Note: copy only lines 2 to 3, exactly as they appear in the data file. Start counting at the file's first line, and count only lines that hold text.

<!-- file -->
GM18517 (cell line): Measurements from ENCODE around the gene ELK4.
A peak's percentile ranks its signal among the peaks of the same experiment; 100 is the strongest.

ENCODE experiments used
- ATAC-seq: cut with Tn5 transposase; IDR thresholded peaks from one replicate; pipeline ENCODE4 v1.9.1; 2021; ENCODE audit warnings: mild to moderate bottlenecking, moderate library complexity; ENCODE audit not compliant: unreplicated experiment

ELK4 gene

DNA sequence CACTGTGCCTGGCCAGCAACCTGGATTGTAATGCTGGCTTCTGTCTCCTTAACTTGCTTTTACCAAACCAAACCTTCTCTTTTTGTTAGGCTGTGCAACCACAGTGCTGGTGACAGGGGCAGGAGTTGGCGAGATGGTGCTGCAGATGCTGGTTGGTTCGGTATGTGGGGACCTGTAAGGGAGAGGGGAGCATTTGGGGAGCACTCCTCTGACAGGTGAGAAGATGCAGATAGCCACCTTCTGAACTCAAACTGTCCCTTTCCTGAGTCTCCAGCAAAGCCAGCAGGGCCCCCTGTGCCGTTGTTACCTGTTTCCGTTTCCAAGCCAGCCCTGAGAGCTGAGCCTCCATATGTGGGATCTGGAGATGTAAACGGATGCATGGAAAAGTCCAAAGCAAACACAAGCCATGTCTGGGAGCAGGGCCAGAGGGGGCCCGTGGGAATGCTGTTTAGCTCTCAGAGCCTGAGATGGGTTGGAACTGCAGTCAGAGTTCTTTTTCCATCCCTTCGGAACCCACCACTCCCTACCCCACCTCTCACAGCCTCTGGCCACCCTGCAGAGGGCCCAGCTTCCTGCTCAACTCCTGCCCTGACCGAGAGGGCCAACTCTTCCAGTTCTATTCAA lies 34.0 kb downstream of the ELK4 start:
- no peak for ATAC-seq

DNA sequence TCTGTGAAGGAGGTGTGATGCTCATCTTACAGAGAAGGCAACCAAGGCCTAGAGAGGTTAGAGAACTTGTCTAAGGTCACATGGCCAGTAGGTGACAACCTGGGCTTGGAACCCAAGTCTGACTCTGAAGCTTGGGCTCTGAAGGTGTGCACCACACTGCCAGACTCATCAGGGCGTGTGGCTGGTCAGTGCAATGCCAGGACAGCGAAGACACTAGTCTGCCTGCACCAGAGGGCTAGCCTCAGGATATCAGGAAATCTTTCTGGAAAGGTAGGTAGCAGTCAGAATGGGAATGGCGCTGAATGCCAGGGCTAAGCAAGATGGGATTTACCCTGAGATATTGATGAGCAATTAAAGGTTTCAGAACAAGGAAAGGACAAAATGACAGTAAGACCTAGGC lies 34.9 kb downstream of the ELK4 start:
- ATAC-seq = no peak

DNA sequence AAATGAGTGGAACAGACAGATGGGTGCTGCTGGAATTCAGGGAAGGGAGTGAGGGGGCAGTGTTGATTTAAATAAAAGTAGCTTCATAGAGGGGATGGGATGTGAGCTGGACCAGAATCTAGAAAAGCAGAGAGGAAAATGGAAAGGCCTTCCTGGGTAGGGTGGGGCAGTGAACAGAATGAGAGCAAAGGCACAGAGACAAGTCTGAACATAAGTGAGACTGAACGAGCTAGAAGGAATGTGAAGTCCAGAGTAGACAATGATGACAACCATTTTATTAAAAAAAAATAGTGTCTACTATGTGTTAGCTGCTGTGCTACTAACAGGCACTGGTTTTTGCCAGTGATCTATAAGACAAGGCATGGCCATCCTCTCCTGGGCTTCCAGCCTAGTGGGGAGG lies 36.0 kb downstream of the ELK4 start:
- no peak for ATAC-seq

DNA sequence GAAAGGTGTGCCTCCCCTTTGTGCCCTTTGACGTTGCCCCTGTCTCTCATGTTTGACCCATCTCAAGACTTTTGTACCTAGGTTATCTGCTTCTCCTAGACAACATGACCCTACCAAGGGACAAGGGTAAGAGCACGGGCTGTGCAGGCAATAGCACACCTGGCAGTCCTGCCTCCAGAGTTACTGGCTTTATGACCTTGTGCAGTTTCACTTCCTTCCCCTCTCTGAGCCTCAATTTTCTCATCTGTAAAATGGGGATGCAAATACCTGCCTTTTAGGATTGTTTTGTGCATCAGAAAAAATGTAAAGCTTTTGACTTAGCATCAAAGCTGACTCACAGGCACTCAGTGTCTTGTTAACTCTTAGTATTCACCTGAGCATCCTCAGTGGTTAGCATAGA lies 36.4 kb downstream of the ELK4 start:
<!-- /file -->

A peak's percentile ranks its signal among the peaks of the same experiment; 100 is the strongest.

ENCODE experiments used